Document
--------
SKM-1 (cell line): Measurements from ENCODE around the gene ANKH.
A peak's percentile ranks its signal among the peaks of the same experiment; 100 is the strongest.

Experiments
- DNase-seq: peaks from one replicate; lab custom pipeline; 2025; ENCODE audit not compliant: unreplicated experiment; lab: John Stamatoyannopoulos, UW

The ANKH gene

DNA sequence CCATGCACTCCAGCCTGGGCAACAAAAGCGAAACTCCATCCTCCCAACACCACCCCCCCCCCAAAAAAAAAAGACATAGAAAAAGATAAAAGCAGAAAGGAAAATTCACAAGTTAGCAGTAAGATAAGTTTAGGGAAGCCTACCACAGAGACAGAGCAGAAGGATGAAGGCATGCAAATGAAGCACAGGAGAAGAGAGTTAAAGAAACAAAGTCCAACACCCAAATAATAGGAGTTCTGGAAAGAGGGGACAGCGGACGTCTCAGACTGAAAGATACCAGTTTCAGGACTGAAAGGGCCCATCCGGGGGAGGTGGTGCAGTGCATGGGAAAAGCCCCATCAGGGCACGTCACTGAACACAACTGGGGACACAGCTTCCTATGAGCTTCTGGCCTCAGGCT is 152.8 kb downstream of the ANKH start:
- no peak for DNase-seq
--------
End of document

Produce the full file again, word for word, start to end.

SKM-1 (cell line): Measurements from ENCODE around the gene ANKH.
A peak's percentile ranks its signal among the peaks of the same experiment; 100 is the strongest.

Experiments
- DNase-seq: peaks from one replicate; lab custom pipeline; 2025; ENCODE audit not compliant: unreplicated experiment; lab: John Stamatoyannopoulos, UW

The ANKH gene

DNA sequence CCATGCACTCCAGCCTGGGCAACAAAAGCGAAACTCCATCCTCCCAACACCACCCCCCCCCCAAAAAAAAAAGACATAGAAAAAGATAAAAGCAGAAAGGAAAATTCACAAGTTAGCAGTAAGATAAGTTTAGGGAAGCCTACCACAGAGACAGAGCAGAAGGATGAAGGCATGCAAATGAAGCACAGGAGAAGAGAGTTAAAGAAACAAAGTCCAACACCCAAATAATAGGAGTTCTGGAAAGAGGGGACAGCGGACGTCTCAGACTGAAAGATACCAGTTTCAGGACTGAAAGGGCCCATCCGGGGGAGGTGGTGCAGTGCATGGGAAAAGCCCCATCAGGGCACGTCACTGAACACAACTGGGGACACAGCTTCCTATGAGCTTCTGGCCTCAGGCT is 152.8 kb downstream of the ANKH start:
- no peak for DNase-seq